I've recently bought an external hard drive enclosure and it had arrived with an USB cable, with one USB connector on one side and two on the other. Why do some USB cables have two connectors while others do not?

1 Answer 1


It's because of power consumption. There is a limit of how much power a single USB port can provide. It is measured in "unit loads" which are 100 mA for USB up to 2.0 and 150 mA for USB 3.0. A single port can provide at most 5 unit loads for USB 2.0 and 6 for USB 3.0, if there are no other devices connected. Some ports may provide more, but they aren't standard compliant and manufacturers can't rely on them. With two cables, device may use at least two unit loads, so it will have enough power to work.

  • 3
    To add to this, try using just one and you'll see that either it plain won't turn on/be detected, or (if your operating system is designed for this of course) you'll get an error that there's insufficient power for a connected USB device.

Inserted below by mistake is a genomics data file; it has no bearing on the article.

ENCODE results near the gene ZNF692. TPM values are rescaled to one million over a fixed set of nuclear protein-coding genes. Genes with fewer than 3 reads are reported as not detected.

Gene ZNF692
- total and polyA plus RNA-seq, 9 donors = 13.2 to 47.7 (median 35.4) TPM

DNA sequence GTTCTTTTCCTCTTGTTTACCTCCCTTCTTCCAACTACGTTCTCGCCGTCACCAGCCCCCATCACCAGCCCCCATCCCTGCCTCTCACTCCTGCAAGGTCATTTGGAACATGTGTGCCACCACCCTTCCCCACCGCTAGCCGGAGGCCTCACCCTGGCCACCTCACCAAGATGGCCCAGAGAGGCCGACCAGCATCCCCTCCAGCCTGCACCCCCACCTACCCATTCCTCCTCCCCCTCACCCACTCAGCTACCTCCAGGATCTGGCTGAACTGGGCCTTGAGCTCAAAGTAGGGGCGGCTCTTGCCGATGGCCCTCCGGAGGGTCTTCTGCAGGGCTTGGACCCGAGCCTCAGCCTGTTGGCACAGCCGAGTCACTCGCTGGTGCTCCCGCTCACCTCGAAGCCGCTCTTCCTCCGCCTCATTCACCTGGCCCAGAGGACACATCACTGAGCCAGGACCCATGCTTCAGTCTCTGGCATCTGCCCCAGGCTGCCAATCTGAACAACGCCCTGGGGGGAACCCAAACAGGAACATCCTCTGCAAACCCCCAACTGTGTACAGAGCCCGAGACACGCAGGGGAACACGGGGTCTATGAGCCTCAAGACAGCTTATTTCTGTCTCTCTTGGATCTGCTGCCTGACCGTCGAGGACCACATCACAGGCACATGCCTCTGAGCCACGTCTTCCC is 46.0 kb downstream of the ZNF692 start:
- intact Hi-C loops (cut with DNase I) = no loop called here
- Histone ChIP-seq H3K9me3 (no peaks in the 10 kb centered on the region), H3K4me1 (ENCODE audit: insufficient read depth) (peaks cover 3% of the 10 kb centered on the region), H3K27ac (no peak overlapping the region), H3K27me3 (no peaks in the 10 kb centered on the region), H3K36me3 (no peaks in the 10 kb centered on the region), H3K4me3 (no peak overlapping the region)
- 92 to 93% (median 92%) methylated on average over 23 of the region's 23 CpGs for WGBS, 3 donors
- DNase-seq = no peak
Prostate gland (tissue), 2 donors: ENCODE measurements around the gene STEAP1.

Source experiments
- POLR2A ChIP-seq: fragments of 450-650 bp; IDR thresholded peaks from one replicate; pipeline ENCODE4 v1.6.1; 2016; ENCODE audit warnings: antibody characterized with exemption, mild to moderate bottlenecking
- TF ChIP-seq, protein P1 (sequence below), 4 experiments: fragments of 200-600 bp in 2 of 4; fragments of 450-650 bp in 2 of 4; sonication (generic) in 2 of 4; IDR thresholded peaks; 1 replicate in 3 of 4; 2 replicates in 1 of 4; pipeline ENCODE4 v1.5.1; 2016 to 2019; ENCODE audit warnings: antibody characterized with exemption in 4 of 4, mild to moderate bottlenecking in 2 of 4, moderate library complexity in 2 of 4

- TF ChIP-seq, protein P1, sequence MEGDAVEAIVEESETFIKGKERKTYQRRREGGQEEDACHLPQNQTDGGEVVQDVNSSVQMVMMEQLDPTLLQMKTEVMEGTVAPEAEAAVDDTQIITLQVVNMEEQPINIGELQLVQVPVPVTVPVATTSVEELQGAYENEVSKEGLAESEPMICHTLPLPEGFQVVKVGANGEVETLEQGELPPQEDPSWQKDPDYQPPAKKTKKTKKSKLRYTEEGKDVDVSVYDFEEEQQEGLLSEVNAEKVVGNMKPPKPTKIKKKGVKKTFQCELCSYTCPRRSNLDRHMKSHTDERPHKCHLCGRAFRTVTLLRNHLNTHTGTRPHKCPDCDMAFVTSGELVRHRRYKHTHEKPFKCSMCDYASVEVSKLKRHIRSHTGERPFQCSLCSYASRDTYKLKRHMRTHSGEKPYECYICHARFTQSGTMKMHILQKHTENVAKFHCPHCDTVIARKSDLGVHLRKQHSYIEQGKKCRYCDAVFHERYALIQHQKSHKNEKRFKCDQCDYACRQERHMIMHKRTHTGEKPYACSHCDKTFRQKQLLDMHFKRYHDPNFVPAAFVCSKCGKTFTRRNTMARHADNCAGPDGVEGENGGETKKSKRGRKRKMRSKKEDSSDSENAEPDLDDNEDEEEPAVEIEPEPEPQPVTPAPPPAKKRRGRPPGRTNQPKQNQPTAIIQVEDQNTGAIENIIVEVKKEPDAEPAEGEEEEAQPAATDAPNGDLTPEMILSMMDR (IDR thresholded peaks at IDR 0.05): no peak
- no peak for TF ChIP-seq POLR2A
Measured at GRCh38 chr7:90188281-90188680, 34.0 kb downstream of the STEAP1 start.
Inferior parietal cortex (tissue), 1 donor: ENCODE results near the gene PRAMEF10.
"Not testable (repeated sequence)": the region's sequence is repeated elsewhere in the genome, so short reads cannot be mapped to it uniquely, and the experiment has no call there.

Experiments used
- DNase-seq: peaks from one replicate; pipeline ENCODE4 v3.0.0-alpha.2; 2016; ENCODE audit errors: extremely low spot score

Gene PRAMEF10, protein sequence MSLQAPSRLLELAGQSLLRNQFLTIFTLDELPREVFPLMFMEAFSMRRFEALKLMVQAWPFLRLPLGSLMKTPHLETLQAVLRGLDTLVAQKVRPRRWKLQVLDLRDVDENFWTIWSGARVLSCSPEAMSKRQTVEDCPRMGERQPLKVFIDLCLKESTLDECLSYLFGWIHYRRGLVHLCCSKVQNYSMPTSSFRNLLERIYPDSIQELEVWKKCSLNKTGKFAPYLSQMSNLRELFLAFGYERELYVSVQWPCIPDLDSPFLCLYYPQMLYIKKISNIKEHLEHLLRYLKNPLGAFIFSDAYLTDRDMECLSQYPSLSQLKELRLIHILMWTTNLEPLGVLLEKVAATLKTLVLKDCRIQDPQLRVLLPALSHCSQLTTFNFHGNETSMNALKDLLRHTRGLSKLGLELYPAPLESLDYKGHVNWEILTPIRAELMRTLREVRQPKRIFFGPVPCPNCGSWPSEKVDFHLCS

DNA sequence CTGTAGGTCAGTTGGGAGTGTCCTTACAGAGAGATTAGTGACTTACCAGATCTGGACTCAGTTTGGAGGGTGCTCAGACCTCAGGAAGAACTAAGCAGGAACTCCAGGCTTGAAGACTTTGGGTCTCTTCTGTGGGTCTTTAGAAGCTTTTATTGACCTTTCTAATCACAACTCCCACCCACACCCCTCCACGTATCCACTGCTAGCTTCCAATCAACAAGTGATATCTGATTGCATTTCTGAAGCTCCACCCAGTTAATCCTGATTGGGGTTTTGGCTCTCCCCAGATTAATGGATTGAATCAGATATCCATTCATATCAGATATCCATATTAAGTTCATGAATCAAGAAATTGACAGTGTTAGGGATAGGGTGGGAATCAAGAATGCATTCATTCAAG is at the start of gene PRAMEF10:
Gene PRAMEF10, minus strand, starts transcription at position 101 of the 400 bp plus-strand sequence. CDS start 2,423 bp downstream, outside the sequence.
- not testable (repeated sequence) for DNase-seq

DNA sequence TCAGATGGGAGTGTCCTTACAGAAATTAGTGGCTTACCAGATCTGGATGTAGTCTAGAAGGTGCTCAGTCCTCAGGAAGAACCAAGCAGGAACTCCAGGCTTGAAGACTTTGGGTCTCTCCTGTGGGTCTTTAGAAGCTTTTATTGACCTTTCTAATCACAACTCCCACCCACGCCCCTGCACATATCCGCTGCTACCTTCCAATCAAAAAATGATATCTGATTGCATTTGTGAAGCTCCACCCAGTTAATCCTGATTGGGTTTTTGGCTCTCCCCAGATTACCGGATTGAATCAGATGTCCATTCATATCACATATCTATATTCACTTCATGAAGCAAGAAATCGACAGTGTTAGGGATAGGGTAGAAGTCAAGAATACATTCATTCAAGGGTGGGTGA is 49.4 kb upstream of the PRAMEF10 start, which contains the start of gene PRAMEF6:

– Shinrai
    Sep 29, 2010 at 14:20
  • 3
    The USB hard drive does turn on with one USB cable, and can as with two. That was why I was quite confused and had been wondering if using two cables would necessarily mean an increase in data transferring speed.
    – JFW
    Oct 1, 2010 at 15:01
  • 5
    @JFW There probably won't be any increase in data transfer speed. Since it has only one connector on HDD side, it means that there is one USB port on HDD side. Unless thay are attempting to make HDD appear as some sort of fancy RAID over USB (which I think is unlikely), there shouldn't be any speed increase. As for turning on, that's normal. It could happen that your computer has extra power needed to run disk available and assigns it to the port which the disk is using.
    – AndrejaKo
    Oct 1, 2010 at 15:15
  • So can a device with this connector be powered by two separate cables? For example if I want to connect it to a Raspberry Pi which can't handle the full load, could I use a separate USB cable to provide additional power from a wall adapter? Apr 9, 2019 at 1:57

Not the answer you're looking for? Browse other questions tagged or ask your own question.